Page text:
Sleep and How It Effects Your Mood

Sleep and How It Effects Your Mood

“Beauty rest” may not be a cute way of describing a restful night of sleep. When we get the right amount of sleep at night, it helps us to be more alert, but it also helps our mood and even our physical health. If you've ever missed a few hours, or even a day of sleep, then you already know what it can do to the way that you feel, the way that you look, and the way that you interact with others. 

Unfortunately, in a day and age when people are expected to work 10 to 12 hour shifts and balance a family life, it's often your sleep that ends up getting shortchanged. Most people don't imagine that they need more than four to five hours, but in reality you may need as many as nine hours of sleep depending on your age, your physical level activity, your diet, and other indicators. The trick is to find your sweet spot, and then to put that as your highest priority. Here's why.

Sweet Dreams

When we sleep, we improve our memory, our ability to focus, and our ability to learn new information. When we miss out on sleep, on the other hand, we're more likely to eat poorly, become easily confused or angry, or even become depressed at otherwise trivial events. Missing too much sleep too often puts you at risk of depression, as mentioned. It's no coincidence that people who are chronically sleepless are also depressed as well; whether one becomes before the other is largely irrelevant.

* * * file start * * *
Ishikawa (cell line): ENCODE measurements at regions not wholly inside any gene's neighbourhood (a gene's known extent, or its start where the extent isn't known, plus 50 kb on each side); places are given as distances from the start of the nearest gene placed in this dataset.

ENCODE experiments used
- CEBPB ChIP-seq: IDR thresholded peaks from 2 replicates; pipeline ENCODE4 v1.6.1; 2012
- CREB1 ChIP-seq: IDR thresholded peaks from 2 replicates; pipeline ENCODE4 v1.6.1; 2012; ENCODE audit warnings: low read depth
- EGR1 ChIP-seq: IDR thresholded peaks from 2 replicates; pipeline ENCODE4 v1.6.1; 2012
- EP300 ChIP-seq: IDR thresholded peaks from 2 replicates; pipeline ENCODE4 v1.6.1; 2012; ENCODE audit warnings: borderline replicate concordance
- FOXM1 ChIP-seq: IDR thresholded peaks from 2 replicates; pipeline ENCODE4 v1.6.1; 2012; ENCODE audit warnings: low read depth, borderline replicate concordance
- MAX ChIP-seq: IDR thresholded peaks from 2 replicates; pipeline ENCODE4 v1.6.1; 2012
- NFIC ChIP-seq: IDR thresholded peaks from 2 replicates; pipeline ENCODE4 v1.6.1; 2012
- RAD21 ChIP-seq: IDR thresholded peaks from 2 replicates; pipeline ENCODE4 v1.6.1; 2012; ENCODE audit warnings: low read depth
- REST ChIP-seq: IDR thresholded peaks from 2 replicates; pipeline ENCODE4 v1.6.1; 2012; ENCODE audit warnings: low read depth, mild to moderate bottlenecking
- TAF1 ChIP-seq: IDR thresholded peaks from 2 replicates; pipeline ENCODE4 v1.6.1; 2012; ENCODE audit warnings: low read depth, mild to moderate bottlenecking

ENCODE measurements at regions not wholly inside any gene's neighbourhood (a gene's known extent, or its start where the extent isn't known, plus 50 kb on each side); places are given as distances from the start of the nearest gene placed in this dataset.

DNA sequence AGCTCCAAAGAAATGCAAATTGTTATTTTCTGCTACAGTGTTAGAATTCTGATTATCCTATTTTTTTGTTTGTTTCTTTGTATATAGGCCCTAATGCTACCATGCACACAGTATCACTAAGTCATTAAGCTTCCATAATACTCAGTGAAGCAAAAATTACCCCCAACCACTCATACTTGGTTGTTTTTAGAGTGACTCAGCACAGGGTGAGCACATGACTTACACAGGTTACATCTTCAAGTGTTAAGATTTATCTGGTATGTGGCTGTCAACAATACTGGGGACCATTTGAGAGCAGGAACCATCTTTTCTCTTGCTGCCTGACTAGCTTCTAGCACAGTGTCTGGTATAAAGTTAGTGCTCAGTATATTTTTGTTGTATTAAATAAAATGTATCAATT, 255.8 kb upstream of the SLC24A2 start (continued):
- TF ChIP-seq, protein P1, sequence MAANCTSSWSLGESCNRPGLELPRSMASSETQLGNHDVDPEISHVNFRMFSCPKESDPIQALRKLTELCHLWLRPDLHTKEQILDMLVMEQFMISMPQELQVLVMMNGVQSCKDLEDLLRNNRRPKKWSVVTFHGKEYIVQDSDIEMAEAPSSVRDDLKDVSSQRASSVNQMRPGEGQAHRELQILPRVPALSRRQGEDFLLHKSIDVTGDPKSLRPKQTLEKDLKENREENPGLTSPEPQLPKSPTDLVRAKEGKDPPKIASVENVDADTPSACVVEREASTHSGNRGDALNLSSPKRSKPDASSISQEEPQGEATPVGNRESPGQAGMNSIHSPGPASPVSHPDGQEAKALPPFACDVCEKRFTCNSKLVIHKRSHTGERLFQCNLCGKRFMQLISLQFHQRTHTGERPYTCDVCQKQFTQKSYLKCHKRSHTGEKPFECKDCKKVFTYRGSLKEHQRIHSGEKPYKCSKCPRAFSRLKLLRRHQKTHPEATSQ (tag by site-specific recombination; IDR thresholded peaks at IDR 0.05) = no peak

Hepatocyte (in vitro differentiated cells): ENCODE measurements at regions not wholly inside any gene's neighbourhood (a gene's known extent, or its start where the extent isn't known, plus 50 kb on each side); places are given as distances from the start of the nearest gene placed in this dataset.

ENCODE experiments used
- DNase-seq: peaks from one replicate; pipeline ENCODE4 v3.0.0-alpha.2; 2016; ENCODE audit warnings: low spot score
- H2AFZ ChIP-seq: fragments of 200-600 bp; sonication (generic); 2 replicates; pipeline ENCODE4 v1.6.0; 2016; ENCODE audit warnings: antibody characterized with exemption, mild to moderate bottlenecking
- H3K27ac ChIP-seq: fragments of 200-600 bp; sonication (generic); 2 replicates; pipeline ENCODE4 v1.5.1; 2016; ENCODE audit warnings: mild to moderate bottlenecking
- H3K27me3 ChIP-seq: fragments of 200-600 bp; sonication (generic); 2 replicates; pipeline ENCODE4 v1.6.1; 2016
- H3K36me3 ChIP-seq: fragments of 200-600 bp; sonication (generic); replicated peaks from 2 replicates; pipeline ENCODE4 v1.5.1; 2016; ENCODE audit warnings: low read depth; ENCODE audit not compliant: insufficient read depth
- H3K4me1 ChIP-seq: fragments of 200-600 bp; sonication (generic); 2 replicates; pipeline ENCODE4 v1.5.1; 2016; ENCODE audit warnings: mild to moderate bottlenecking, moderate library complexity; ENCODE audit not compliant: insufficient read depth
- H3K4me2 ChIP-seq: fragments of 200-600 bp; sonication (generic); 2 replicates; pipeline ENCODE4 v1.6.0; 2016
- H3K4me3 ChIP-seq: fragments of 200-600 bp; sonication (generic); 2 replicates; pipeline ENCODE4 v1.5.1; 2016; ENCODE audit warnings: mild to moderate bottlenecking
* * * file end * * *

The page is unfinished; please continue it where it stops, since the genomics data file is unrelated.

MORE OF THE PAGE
Having an impaired sense of awareness, a poor memory, and a lower ability to understand and process information can have a drastic impact on the relationships and interactions that you have with other people. Over time, this can lead to an inability to clearly communicate ideas or process ideas that other people attempt to communicate with you. On a basic, mechanical level, it turns your brain into something of a hermit that can't understand the world outside of its cave, and that's only the logistical impact that sleeplessness has on the brain.

A Chemical Candidate

On the chemical side of the equation, sleeplessness can lead to lowered levels of both serotonin and melatonin, both of which are important for the regulation of mood and sleep cycles. Lowered levels of serotonin actually predict lower levels of both melatonin and lack of quality sleep. As we get older, we also experience lowered production of melatonin.

To boost serotonin levels, foods that are rich in vitamin B6 and magnesium can be powerful aids. Another all natural supplement that's completely free? Sunlight, which helps us to produce vitamin D. These are all coenzymes which help to convert tryptophan, a molecule found in food, into serotonin. More serotonin, and exposure to sunlight, means more melatonin, which means more sleep. Although this isn't a silver bullet for every sleep issue, it may help to give you a better night's rest and an improved mood the next day.


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